Walking Man Curriculum

This curriculum will be available soon. Check back and contact us through email at nbhadvocates@gmail.com for further information.

What is the Walking Man Curriculum?
Through a documentary, Walking Man, (which encompasses education, awareness, emotion, humor and reality all in one film) and the corresponding lessons and activities, students will gain knowledge and compassion in the areas of mental health and suicide. 

Walking Man isn’t your typical educational film. It was filmed over the course of a seventeen-day walk across Missouri and shows one family’s journey with mental illness and suicide while documenting the need for mental health awareness and care in our society. It will prompt thoughts, questions, and ideas. It will allow students to connect, emotionally, with the important subjects of mental health and suicide, subjects often ignored or unfamiliar. Through viewing the film and completing corresponding lessons, students will have the chance to review and learn new concepts surrounding mental health, but will also learn important life skills. 

Why Use This Curriculum?
The topic of suicide is a tough one. Presenting information on this topic and others surrounding it is difficult, how do you approach it? What if a student needs help? How do you get your students to connect and care? Walking Man provides the information and resources needed to educate students on these topics. Additionally, lessons meet the National Education Health Standards.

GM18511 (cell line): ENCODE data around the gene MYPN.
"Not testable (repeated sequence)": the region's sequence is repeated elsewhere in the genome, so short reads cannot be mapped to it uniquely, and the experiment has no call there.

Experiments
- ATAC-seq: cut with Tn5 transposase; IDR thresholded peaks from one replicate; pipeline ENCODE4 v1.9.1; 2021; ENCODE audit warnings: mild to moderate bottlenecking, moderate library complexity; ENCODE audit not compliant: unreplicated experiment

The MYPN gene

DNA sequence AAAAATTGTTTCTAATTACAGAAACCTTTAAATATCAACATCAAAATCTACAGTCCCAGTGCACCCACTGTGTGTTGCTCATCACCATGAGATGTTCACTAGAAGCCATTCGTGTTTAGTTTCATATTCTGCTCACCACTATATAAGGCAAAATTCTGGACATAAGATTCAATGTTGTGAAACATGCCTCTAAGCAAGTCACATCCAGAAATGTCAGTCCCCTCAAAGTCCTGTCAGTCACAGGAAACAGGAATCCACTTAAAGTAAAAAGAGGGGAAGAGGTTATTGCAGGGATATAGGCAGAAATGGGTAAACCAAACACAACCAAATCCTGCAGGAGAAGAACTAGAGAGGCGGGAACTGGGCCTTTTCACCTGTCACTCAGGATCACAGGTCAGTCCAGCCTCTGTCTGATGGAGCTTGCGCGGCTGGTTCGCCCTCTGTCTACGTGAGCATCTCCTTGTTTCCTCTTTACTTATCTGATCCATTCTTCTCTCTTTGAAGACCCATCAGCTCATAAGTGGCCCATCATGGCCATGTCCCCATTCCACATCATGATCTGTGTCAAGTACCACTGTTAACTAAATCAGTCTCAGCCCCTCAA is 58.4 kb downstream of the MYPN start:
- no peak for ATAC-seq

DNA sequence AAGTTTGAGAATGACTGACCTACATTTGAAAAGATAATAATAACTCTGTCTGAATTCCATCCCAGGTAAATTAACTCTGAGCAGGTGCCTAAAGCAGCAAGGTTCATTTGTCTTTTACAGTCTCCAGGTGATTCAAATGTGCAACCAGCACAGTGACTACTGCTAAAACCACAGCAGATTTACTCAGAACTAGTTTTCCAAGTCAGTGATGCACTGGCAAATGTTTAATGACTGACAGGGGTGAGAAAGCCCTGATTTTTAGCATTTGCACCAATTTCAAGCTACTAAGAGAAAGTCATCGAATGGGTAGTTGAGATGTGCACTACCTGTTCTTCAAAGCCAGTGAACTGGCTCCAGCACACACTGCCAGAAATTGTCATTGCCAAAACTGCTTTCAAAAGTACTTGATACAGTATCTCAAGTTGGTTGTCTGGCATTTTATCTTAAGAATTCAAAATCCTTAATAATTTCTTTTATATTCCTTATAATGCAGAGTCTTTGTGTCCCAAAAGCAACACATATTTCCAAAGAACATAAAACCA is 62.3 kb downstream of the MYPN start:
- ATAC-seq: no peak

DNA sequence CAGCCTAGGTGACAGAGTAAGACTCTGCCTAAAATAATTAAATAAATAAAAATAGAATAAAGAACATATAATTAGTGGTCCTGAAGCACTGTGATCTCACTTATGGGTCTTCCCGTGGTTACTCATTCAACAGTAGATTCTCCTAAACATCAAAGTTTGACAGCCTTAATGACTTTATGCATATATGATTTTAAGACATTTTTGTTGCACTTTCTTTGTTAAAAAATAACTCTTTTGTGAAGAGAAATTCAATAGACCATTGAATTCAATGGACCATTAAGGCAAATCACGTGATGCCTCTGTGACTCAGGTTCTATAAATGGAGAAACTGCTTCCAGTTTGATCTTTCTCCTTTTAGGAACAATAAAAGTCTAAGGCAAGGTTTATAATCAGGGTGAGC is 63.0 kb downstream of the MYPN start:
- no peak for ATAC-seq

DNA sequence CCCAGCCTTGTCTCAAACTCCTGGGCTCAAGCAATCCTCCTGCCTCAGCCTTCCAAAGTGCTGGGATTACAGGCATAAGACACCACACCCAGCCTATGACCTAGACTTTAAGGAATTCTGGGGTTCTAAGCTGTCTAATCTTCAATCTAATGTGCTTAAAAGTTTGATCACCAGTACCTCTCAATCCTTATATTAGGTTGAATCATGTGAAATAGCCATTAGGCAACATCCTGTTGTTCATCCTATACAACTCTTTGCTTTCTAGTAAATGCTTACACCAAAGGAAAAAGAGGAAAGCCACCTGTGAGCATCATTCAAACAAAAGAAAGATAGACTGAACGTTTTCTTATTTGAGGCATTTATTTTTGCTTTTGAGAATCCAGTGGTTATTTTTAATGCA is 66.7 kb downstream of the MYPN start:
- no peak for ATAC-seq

One in five people have a mental health issues.
It’s estimated that 25% of students will experience depression; most won’t receive help
Suicide is the 2nd leading cause of death for students.

What’s important to us?
As we created this curriculum, we kept in mind these important ideas: 

  • Students learn with real life examples, technology, and practice
  • Students should have ample time and opportunity to reflect, evaluate, and take in the information 
  • Students and instructors know what to do if they feel they need help 
  • Students understand the “why” behind the lessons and are aware of the life skills they will acquire 
  • Students have the opportunity to identify if they feel they need help (and counselors or social workers are available to assist)
  • Meeting education standards 
  • Students become more comfortable with the topic of mental health
  • Raising a generation of students accepting mental illness as a typically uncontrollable condition; who feel it is just as normal to discuss topics surrounding mental illness as it is physical illness; willing to raise awareness and help others, just as many would help others with physical illnesses